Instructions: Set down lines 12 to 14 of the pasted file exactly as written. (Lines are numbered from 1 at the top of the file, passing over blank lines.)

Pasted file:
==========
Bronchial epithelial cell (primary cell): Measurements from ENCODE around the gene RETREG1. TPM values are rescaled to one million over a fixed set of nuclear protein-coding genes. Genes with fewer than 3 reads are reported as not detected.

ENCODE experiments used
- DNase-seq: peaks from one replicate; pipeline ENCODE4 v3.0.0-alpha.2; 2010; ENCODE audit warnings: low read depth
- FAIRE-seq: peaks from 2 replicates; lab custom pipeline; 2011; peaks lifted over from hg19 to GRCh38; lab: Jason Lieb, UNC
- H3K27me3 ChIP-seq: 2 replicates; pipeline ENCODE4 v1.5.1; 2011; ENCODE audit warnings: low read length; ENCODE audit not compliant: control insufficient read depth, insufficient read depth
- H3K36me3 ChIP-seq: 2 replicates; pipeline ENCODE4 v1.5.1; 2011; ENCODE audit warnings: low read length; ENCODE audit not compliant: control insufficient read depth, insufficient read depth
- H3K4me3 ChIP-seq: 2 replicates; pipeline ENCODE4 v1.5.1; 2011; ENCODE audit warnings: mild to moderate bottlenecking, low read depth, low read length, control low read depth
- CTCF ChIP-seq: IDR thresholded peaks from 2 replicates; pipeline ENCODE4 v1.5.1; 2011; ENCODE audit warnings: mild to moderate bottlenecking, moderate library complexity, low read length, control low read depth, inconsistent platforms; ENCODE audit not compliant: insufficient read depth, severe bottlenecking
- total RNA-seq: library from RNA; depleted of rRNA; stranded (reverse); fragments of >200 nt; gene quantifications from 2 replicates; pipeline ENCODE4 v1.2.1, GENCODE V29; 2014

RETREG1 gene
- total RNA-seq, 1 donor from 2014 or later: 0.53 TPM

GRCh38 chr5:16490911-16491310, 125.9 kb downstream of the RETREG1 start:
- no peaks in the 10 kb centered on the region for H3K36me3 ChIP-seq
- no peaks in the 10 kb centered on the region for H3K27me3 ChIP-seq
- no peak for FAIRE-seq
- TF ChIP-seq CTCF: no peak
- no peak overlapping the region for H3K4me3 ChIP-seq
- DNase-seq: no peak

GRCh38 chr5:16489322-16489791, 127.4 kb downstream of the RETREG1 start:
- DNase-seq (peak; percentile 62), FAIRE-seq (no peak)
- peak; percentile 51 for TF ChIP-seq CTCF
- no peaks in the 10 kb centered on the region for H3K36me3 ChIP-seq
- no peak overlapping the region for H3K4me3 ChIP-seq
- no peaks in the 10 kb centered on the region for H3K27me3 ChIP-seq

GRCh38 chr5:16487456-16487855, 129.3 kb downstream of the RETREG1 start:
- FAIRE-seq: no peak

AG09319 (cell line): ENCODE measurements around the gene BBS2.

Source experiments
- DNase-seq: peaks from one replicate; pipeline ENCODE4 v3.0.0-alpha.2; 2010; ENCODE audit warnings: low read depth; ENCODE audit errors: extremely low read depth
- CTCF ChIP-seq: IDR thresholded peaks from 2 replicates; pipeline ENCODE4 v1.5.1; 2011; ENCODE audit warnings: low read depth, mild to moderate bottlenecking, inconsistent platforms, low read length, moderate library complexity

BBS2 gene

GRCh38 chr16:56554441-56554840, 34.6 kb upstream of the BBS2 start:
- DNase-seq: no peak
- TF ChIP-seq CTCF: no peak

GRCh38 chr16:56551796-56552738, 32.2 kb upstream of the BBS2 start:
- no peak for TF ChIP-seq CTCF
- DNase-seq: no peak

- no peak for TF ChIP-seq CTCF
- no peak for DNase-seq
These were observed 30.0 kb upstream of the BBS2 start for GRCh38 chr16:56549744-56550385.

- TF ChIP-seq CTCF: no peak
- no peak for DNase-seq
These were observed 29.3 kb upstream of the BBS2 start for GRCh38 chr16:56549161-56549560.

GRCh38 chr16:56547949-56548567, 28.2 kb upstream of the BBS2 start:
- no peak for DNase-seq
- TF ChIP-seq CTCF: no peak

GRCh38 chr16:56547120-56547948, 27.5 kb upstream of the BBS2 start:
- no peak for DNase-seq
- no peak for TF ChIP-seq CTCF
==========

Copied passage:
GRCh38 chr5:16490911-16491310, 125.9 kb downstream of the RETREG1 start:
- no peaks in the 10 kb centered on the region for H3K36me3 ChIP-seq
- no peaks in the 10 kb centered on the region for H3K27me3 ChIP-seq